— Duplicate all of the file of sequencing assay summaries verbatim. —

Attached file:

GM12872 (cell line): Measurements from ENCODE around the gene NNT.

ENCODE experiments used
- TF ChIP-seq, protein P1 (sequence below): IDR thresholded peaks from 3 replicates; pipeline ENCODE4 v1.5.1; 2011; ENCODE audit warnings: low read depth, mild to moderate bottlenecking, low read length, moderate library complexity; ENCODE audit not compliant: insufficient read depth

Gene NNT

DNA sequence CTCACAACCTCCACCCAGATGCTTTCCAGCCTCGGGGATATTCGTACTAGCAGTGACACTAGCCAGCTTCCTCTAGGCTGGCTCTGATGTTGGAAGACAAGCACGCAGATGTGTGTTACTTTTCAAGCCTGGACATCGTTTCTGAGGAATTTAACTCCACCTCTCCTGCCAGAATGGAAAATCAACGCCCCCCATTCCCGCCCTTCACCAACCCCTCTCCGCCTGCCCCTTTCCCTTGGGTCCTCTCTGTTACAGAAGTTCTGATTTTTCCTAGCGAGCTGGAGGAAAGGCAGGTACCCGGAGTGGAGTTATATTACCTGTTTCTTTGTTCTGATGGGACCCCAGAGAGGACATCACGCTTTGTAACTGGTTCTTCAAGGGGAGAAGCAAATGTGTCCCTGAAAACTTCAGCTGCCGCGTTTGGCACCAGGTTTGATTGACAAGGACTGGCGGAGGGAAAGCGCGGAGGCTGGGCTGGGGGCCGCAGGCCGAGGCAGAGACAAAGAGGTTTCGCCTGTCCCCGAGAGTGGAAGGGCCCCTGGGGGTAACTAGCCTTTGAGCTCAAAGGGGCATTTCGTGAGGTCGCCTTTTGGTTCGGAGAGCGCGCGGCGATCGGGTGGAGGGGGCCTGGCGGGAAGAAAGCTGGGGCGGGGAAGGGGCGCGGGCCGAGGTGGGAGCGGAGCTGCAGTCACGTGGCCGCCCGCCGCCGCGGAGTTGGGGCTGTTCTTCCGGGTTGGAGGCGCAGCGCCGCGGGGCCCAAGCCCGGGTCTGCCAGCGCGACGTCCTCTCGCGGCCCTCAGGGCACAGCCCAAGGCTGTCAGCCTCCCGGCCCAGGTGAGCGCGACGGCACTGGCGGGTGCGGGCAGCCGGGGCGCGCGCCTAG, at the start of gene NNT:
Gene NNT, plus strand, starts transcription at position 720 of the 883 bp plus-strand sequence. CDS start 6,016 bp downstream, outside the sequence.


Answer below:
GM12872 (cell line): Measurements from ENCODE around the gene NNT.

ENCODE experiments used
- TF ChIP-seq, protein P1 (sequence below): IDR thresholded peaks from 3 replicates; pipeline ENCODE4 v1.5.1; 2011; ENCODE audit warnings: low read depth, mild to moderate bottlenecking, low read length, moderate library complexity; ENCODE audit not compliant: insufficient read depth

Gene NNT

DNA sequence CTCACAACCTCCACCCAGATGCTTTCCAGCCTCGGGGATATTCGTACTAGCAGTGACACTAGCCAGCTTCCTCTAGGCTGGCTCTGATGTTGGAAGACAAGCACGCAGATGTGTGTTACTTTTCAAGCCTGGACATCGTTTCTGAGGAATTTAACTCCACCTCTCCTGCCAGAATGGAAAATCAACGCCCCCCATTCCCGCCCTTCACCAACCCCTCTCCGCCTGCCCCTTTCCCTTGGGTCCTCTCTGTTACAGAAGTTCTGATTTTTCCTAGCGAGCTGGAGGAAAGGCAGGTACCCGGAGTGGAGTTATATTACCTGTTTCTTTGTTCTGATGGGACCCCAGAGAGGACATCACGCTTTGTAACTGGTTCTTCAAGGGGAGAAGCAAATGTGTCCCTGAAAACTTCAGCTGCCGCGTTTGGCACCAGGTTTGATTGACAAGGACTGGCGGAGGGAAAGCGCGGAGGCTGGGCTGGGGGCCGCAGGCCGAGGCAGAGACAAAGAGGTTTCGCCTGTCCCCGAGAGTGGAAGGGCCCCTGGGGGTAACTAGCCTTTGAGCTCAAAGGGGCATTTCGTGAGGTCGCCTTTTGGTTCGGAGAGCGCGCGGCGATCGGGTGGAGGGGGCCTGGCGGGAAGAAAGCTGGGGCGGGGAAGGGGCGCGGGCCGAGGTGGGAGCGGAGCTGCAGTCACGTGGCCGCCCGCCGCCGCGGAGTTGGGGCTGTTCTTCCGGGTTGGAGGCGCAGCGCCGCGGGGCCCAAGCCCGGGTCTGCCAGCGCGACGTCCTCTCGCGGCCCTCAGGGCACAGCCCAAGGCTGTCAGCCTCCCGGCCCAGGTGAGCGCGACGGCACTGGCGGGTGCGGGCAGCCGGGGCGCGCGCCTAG, at the start of gene NNT:
Gene NNT, plus strand, starts transcription at position 720 of the 883 bp plus-strand sequence. CDS start 6,016 bp downstream, outside the sequence.